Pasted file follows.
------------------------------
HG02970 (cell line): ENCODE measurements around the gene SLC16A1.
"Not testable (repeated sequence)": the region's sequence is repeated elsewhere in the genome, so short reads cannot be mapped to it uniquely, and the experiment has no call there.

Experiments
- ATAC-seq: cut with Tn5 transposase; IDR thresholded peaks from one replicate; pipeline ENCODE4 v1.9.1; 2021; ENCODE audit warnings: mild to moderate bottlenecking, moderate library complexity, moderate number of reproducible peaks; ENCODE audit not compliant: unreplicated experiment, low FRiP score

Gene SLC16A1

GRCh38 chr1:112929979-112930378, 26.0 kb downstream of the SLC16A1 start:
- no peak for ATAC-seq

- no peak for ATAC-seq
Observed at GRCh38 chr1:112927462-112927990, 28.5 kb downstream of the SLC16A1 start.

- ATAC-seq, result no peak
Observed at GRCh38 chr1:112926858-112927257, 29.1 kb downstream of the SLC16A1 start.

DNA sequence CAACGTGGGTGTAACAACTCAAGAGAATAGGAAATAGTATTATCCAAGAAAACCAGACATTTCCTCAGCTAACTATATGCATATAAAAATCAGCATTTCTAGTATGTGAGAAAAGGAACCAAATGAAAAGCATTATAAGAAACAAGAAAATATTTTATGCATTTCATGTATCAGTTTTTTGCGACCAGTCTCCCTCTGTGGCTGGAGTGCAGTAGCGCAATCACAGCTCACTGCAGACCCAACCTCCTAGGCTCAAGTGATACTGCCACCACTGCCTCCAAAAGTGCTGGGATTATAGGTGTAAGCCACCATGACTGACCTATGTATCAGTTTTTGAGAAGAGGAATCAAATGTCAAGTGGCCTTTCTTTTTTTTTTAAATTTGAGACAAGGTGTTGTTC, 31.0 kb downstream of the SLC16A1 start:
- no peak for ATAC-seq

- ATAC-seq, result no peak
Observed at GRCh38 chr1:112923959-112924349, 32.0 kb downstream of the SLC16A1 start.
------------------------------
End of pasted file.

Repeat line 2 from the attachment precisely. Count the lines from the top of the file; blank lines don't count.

"Not testable (repeated sequence)": the region's sequence is repeated elsewhere in the genome, so short reads cannot be mapped to it uniquely, and the experiment has no call there.